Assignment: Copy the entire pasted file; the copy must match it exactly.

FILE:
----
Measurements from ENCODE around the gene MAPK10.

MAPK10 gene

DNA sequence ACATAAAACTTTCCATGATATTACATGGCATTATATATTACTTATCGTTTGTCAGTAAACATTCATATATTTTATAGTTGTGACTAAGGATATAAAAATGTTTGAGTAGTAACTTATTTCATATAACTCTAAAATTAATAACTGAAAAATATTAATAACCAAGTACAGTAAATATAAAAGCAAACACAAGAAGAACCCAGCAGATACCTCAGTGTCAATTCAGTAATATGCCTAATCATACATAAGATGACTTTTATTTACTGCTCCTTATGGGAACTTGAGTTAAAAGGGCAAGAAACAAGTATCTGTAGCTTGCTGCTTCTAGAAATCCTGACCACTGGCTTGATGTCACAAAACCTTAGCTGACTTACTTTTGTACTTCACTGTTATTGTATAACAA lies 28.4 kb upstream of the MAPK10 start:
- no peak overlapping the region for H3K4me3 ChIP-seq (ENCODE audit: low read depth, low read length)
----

Measurements from ENCODE around the gene MAPK10.

MAPK10 gene

DNA sequence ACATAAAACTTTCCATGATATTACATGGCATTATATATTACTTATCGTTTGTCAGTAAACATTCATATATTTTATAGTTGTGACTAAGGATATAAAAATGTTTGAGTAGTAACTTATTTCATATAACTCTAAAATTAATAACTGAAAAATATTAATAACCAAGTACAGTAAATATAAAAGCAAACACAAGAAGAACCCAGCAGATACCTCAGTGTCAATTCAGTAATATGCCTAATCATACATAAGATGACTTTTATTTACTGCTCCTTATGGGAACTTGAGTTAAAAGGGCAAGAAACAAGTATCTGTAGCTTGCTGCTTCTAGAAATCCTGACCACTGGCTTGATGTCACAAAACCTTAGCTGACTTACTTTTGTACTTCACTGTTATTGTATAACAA lies 28.4 kb upstream of the MAPK10 start:
- no peak overlapping the region for H3K4me3 ChIP-seq (ENCODE audit: low read depth, low read length)